PARIS: The Paris mayor is promising to clear all city streets of garbage by the end of the day after 12 days of strikes that have left a stinky mess — and further clouded France’s image as it hosts the European Championship soccer tournament.
Unions remain determined to keep up strikes at the main Paris waste incineration plant, on commuter trains taking fans to the opening match Friday, and on Air France flights starting Saturday. The strikes are part of months of nationwide labor action aimed at forcing the government to scrap a bill extending the work week and making layoffs easier.
Mayor Anne Hidalgo said the city has brought in dozens of extra garbage trucks over the past two days to clear the accumulated rubbish, which is getting especially smelly in the warm, muggy weather.
“All the garbage will be collected today,” she told BFM television Friday.
The challenge will be finding a place to dump it: Striking workers have blocked the main waste plant serving the city for several days.
Baptiste Talbot of the CGT public workers union said Hidalgo’s prognosis was “a bit optimistic,” but didn’t object to the move. “We want to maintain pressure with the strike, but we are sensitive to sanitary issues,” he told The Associated Press.
He said the city could requisition private companies to clear streets normally served by public workers, and then truck the garbage to other regions or plants where workers are not on strike.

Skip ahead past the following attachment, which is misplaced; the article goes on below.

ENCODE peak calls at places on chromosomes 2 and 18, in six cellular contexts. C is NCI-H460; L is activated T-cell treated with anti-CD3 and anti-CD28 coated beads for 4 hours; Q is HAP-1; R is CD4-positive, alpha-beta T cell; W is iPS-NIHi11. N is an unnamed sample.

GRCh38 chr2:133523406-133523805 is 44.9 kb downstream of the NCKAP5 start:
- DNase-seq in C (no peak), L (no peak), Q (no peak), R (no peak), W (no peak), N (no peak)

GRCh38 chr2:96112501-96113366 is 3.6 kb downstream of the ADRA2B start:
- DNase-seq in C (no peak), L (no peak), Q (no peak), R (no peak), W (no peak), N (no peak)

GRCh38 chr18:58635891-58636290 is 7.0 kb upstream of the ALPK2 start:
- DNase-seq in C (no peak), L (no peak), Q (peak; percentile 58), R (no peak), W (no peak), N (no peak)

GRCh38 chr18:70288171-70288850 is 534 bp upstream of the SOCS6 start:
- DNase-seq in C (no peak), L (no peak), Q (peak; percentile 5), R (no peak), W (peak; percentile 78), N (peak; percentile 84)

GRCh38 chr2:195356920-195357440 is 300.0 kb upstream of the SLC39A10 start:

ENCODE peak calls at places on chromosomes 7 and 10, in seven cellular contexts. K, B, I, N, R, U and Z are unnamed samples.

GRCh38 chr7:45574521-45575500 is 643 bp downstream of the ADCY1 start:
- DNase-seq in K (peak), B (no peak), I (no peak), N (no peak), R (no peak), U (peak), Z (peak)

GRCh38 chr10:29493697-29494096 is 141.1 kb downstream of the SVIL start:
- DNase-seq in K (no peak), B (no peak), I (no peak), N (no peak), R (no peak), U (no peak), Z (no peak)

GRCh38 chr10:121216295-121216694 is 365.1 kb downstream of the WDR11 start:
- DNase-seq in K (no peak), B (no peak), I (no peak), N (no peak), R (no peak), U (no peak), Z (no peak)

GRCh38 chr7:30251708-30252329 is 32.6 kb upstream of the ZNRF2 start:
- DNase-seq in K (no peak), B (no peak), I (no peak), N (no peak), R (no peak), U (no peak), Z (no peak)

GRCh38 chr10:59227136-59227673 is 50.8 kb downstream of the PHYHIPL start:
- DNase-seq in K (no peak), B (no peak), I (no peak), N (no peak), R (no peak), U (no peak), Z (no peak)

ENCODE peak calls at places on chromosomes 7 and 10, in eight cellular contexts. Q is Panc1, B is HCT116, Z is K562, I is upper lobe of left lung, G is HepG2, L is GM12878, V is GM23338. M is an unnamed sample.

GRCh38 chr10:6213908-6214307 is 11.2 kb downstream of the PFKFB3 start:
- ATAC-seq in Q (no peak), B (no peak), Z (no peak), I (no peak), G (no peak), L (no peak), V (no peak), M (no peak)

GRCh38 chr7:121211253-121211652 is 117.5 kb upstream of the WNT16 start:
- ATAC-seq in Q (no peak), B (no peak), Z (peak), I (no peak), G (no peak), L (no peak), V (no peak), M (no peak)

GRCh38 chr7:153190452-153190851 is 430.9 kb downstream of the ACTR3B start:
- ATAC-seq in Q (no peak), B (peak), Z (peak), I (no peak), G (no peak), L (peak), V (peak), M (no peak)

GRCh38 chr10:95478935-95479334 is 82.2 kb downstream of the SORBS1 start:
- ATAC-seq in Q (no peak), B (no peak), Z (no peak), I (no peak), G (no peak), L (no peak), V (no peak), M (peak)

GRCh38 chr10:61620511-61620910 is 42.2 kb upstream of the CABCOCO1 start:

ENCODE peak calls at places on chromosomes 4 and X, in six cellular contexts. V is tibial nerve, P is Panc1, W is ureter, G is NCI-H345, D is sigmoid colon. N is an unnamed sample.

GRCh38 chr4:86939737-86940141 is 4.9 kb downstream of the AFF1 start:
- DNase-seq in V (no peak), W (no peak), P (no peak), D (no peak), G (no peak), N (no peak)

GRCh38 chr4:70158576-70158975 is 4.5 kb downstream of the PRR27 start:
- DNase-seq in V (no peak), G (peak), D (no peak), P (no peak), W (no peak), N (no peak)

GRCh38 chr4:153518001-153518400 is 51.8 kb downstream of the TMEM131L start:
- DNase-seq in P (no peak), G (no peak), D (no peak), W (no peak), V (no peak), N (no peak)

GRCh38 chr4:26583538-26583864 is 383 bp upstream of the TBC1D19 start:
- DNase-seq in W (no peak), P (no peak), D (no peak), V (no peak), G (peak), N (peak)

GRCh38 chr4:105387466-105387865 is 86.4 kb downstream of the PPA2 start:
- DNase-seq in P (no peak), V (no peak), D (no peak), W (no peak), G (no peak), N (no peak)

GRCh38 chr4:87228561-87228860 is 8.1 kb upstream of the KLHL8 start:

France’s transport chief, meanwhile, is threatening to force striking train drivers back to work to ensure transport for fans attending the soccer tournament.
Alain Vidalies, junior minister for transport, insisted that enough trains to the opening match would be ensured. Railway and subway authorities promised extra trains to bypass the strikers and carry 70,000 people to the stadium to watch France against Romania at the Stade de France at 9 p.m. on Friday night.
But asked if the government would use a special measure to force train drivers back to work for reasons of public order, Vidalies said on Europe-1 radio that if transport problems worsen Saturday, “we will do it.”
The unpopular French President Francois Hollande and his government need for the soccer tournament to be a success. France had already been on high alert for potential extremist violence around the tournament — the country remains in a state of emergency after deadly attacks last year — and the strikes and protests have added to strain on the authorities.
Euro 2016 organizer Jacques Lambert said the strikes have already stained the event, and are especially hurting working class fans who depend on public transport.
“The image given is not the one we wanted,” he said on France-Inter radio.